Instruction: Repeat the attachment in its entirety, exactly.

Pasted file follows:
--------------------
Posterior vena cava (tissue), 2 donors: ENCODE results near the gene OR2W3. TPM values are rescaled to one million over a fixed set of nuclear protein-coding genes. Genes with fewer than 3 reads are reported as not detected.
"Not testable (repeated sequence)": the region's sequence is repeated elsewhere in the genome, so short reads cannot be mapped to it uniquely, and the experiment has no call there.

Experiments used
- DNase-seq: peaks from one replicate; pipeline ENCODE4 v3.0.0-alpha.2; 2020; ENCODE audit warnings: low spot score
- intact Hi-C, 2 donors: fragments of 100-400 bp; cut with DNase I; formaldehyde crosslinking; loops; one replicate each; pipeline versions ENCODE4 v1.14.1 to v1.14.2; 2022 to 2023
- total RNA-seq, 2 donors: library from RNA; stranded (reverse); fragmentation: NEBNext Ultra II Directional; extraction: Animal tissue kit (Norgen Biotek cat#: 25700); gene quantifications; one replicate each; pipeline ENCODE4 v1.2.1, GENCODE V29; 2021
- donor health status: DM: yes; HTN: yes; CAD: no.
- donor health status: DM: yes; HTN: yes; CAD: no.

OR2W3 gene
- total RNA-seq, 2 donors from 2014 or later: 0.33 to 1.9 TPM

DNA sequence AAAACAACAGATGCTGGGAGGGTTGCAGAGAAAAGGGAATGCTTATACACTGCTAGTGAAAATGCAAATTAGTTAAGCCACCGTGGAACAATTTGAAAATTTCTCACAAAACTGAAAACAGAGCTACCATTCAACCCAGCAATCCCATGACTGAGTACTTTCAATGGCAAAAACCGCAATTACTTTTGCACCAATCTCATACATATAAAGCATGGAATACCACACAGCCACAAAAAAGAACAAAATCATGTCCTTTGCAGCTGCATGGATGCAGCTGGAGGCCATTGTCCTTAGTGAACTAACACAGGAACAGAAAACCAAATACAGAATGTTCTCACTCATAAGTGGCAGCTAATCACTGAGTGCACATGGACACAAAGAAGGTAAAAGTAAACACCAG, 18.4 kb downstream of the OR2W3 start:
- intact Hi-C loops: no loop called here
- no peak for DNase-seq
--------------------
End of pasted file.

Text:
Posterior vena cava (tissue), 2 donors: ENCODE results near the gene OR2W3. TPM values are rescaled to one million over a fixed set of nuclear protein-coding genes. Genes with fewer than 3 reads are reported as not detected.
"Not testable (repeated sequence)": the region's sequence is repeated elsewhere in the genome, so short reads cannot be mapped to it uniquely, and the experiment has no call there.

Experiments used
- DNase-seq: peaks from one replicate; pipeline ENCODE4 v3.0.0-alpha.2; 2020; ENCODE audit warnings: low spot score
- intact Hi-C, 2 donors: fragments of 100-400 bp; cut with DNase I; formaldehyde crosslinking; loops; one replicate each; pipeline versions ENCODE4 v1.14.1 to v1.14.2; 2022 to 2023
- total RNA-seq, 2 donors: library from RNA; stranded (reverse); fragmentation: NEBNext Ultra II Directional; extraction: Animal tissue kit (Norgen Biotek cat#: 25700); gene quantifications; one replicate each; pipeline ENCODE4 v1.2.1, GENCODE V29; 2021
- donor health status: DM: yes; HTN: yes; CAD: no.
- donor health status: DM: yes; HTN: yes; CAD: no.

OR2W3 gene
- total RNA-seq, 2 donors from 2014 or later: 0.33 to 1.9 TPM

DNA sequence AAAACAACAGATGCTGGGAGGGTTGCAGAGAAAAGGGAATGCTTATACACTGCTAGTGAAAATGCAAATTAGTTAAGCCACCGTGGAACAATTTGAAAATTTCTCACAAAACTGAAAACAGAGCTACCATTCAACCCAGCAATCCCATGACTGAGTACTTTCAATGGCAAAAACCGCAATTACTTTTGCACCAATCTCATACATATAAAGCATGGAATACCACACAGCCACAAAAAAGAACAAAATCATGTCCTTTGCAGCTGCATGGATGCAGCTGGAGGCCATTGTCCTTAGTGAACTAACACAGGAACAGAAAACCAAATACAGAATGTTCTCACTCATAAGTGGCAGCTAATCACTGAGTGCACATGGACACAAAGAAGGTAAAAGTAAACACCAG, 18.4 kb downstream of the OR2W3 start:
- intact Hi-C loops: no loop called here
- no peak for DNase-seq